Skip to main content
The largest online newspaper archive

The Baltimore Sun from Baltimore, Maryland • 11

Publication:
The Baltimore Suni
Location:
Baltimore, Maryland
Issue Date:
Page:
11
Extracted Article Text (OCR)

THE BALTIMORE, SATURDAY MORNING, MARCH 17, 190G. cess or so to restore 'character to our party PASTOR OF POCOMOKE CITY CHU RCH METHODIST CHURCH Wilmington Conference Proceedings At Pocomoke City. THE ALEXANDRIA DISTRICT GALLS SOUTH TO LEAD Judge Parker Urges It To Take Control Of Party. OLD LEADERSHIP A FAILURE BANK CASHIER ARRESTED P. N.

Everett, Of Freeland, Accused Of Stealing $56,900. A LAWYER ALSO IS ACCUSED PENITENTIARY COMCIS John Slifer Gets Eight Years For Killing Poffenberger. EDWARD WALSH GETS 5 YEARS Sentences Imposed By Judge Keedy At Hagerstown In Manslaughter f- 'i 5. rl today's conference session' were attended by large audiences. An evangelistic service began at 2 P.

which was followed by an address by Rev. Dr. J. T. McFarland, the Sunday-school anniversary orator.

The missionary anniversary sermon was delivered In the evening by Rev. Dr. H. K. Carroll before a large and highly appreciative audience.

DEED OF TRUST FILED Cambridge Firm Makes Assignment For Creditors' Benefit. Special Dispatch to the Baltimore Sun. Cambridge, March 16. The heaviest failure that ever occurred in Dorchester county surprised this community today, when the firm of Johnson Radcllffe filed In the clerk's office a deed of trust for the benefit of their creditors. The firm Is composed of two highly esteemed young men James C.

Johnson, for a number of years teller In the National Bank of Cambridge, and William H. Radcllffe, a director In the same bank, who five or six years ago was left a fortune by his father, William II. Radcliffe, one of the" most successful farmers on the Eastern Shore. They built an extensive cannery for tomatoes, corn, some years ago about i mile from Cambridge, and the fluctuations of the canned vegetable market worked their ruin. The deed of trust conveys alL their property, both partnership and Individual, to John R.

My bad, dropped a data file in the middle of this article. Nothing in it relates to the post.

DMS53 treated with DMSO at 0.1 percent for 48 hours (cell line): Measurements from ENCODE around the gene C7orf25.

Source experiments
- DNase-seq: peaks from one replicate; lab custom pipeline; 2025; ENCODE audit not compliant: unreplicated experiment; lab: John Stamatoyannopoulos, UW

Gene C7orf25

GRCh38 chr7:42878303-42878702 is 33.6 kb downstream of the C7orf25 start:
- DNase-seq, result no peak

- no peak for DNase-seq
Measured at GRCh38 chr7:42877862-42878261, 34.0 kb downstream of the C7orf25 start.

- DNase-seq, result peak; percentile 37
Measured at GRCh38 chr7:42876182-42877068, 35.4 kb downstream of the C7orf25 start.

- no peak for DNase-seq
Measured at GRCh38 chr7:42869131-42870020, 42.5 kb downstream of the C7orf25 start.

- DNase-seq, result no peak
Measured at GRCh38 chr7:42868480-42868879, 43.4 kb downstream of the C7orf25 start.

rattison, Daniel H. Tjecompte, W. Lake Robinson, Sewell M. Johnson arid Benjamin J. Llnthlcum for the benefit of the creditors, without any preferences.

The bond of the trustees is for $150,000, which Indicates the appraisement of the paitles themselves of the properties conveyed to bo about $75,000. The street valuation of the same Is from $50,000 to $00,000. The properties consist of farms, town lots and a large personalty bes.ldes the canning plant. The wives of Messrs. Johnson and Radcllffe Join in the deed, so as to relieve the real estate from their right of dower.

The debts are already known to reach $05,000 and are likely to exceed $100,000. Mr. Radcliffe ha3 tendered his resignation as a director in the National Bank of Cambridge. SINGULAR ACCIDENT Locomotive Butts Into Telegraph Pole And Is Entangled By Wires. Special Dispatch to the Baltimore Sun.l Itockvllle, March 16.

An unusual accident occurred on the Baltimore and Ohio railroad near the station at Rockville about 2 o'clock this morning. The heavy sleet caused a telegraph pole to fall across the railway tracks. This was struck by an eastbound freight train. The pole was knocked from the track and splintered by the blow. The engine, which was No.

1416, became entangled in the numerous wires that were attached to the pole and the REV. LUTHER E. POOLE Wilmington Conference Methodist Episcopal Church. in 1904, was completed. The membership that it may again attain power.

"If we are honest with ourselves, earnest and vigilant in recognition of those popular needs which are both safe and democratic and iegard'il of our own ideas and traditions, we shall again be intrusted with power and we shall be ready for it, When this time comes the South ought be. and. Indeed, it must be, the one great ef fective force in bringing about such a happy consummation sorely needed if our insti tutions are to endure inviolate. APPOINTED TO ANNAPOLIS President Names Sons Of United States Officers. Washington, March 16.

The President has announced the following appointments as principals and alternates at large for the United States Naval Academy for 1906 Principals. Wadleigh Capehart, Frederick Rogers, Herbert Hein. Louis Estell Fagan, John VV. Forney. Jas.

McDowell Cresap, A Uernatea. 3. Bridgman Sebree, Gifford Cutler, Paul B. Orchard, Beverly C. Dunn.

Robert E. Carmody. These are the sons of officers of the army, navy or Marine Corps who otherwise might not be able to secure appointment because of lack of legal residence by their parents in Congressional districts. PATTERSON NOW A SOCIALIST Formally Takes The Pledge Admitting Him Into The Party. Special Dispatch to the Baltimore Sun.